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Posted: June 30, 2008

Chasing the Old-Age Rainbow

Economy Forcing More Elderly into Bankruptcy

For many aging seniors, the hope of finding a carefree and financially secure retirement is disappearing faster than the proverbial rainbow. Statistics reveal the true extent of the problem: Americans age 65 and over are filing for bankruptcy at a faster rate than any other age group.

"There are multiple reasons for this shift. Rising costs across the board are the issue for the most part. Seniors are living on fixed incomes, they cannot keep pace or absorb all these increases," says R. Scott Bell, a bankruptcy law attorney in Bakersfield, California.

These facts help to outline the state of financial fragility facing many older Americans:

"I've been doing this work for close to 10 years and there's substantially more reliance on credit," says Al Solomon, director of the money management program for Cambridge-Somerville Elder Services in Massachusetts.

With rising costs, more and more seniors are turning to credit cards in the hopes of being able to cover their expenses with what they hope will be a short-term, financially manageable loan. But how does that expectation match up with reality?

To answer the question, let's run some numbers: Let's say that Mom or Dad has a $3,000 credit card debt at 21% interest and makes a payment of $60 a month. At that rate it will take about 41 years and $16,000 ($3,000 applied to the principal of the loan and $13,000 paid in interest) to become debt free. That’s a financial death sentence at any age.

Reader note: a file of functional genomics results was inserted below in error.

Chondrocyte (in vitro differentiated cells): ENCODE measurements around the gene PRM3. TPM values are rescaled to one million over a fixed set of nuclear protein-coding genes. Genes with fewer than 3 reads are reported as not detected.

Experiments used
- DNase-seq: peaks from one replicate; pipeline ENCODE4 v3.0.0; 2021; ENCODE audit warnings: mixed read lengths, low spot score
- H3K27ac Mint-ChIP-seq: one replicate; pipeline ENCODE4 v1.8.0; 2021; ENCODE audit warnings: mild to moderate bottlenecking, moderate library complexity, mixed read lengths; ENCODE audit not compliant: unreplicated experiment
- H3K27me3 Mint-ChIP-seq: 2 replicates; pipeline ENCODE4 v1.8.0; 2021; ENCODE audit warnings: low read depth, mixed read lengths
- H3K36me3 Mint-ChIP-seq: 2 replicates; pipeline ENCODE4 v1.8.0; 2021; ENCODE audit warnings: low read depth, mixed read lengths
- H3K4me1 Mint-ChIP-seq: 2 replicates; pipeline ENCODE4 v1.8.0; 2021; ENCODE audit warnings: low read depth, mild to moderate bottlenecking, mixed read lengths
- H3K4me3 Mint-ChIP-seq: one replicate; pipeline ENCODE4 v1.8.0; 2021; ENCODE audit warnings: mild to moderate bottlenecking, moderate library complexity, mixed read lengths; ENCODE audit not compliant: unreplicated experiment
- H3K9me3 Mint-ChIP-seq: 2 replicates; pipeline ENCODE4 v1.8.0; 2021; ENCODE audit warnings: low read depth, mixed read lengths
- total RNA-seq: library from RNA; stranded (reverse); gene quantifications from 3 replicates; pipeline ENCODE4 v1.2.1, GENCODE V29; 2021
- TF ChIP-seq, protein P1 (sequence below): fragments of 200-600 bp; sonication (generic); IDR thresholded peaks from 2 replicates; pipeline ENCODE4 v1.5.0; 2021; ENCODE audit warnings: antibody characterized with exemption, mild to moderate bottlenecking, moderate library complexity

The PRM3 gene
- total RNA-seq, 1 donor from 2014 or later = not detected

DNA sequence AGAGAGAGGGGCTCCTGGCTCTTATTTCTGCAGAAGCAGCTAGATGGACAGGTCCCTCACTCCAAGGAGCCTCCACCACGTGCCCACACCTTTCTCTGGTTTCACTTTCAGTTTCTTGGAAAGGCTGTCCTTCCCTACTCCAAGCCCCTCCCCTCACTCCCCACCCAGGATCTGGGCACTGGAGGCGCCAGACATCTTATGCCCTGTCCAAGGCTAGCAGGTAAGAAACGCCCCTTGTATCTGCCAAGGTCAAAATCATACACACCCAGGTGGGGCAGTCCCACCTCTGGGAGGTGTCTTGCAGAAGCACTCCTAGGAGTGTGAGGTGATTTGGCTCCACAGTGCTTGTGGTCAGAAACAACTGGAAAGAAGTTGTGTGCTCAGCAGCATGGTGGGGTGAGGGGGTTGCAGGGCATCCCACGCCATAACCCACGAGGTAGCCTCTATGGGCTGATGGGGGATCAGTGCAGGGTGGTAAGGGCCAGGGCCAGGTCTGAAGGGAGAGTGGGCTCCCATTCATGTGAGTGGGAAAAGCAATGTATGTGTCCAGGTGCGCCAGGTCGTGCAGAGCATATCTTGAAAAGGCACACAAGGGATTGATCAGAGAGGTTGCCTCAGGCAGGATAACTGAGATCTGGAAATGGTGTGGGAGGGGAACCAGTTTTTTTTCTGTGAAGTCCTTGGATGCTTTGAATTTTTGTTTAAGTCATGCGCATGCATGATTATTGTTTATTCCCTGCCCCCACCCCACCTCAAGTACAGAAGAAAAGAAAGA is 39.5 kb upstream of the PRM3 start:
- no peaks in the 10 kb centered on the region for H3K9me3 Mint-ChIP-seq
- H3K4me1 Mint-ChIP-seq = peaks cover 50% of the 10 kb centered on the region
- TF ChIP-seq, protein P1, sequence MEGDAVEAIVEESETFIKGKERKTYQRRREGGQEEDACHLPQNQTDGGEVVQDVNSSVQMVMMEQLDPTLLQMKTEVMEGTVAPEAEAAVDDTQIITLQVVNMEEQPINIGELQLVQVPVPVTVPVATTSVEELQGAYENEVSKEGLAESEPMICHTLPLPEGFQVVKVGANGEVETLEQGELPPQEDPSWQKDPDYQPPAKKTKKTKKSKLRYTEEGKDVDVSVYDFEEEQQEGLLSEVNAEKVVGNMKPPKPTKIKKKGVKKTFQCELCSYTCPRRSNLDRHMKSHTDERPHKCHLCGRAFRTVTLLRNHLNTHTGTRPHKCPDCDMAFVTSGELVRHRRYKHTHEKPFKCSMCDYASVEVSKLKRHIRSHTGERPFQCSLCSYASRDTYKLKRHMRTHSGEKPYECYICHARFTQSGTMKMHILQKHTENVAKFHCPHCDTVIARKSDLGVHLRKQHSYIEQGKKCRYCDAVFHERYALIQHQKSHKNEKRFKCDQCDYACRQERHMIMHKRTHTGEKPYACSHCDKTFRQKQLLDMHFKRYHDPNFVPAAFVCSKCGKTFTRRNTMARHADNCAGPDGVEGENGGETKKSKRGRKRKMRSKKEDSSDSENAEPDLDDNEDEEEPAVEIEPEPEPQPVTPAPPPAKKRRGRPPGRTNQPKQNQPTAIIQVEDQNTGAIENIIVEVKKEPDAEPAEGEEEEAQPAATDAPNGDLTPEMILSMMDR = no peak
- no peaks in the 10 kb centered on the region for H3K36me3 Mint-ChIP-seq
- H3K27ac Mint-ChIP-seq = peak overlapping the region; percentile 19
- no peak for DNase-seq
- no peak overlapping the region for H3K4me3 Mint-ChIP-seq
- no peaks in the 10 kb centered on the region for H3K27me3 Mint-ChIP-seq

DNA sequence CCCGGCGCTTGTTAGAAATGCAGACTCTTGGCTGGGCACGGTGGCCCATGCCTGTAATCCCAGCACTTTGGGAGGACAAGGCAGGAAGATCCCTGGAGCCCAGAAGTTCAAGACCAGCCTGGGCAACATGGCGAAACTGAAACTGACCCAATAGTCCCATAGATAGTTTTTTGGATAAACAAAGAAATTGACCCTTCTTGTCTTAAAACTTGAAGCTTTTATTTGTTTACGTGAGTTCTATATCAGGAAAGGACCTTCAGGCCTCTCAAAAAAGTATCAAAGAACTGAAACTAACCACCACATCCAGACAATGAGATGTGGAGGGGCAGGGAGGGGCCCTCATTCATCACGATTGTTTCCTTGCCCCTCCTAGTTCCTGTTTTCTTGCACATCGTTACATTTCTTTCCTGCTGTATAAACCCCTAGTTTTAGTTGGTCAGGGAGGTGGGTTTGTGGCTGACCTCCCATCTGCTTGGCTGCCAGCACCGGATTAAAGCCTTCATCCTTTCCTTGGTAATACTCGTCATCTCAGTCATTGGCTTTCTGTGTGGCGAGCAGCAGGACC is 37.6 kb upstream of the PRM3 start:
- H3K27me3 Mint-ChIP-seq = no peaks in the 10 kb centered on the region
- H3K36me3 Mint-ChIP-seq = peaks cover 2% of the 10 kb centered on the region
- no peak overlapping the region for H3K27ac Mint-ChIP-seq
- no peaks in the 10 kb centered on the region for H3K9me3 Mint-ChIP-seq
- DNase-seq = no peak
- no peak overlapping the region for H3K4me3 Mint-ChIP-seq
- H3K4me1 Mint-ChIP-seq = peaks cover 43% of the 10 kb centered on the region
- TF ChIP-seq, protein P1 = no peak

How much credit card debt does the average senior carry? The answer depends where you turn for your information. In studies where seniors over 65 self-report their credit card debt, the answer is $4,000. But statistics compiled by the Federal Reserve tell a vastly different story: the average amount of revolving debt for all American households hovers around $12,000 -- a startling three times the amount of what seniors self-report.

Even seniors who have assets and own their homes face greater financial risk. Faced with a medical expense, the rising cost of utilities, a major home repair or life crisis, many tap into their savings, retirement fund or borrow against their home equity. The deeper they dig into their assets, the deeper the financial hole becomes.

"When you do a reverse mortgage or any kind of refinancing, you're taking the risk that you'll outlive your retirement," says Bell. "And you'll hasten that possibility if you turn to credit cards."

And it's not just debt that creates financial havoc. According to Sally Dubrow, a daily money manager in the Boston area, family caregivers should be on alert for signs of compulsive shopping, Internet or other forms of gambling, alcoholism, and even excessive charitable giving.

"I have one client who gave to 82 charities last year. Now he's on everyone's mailing list and he just keeps on giving. Like other people of his generation, he's a giver and he just keeps writing checks even though it's really getting less and less affordable for him to do so," says Dubrow.

If you suspect that your aging parent is struggling to make ends meet or over-spending or relying heavily on credit cards, providing help or getting help in handling an aging parent's finances may help avert a financial crisis or bankruptcy.

Services like the Money Management Program and Money Management Plus, both spearheaded by AARP, are sources of help.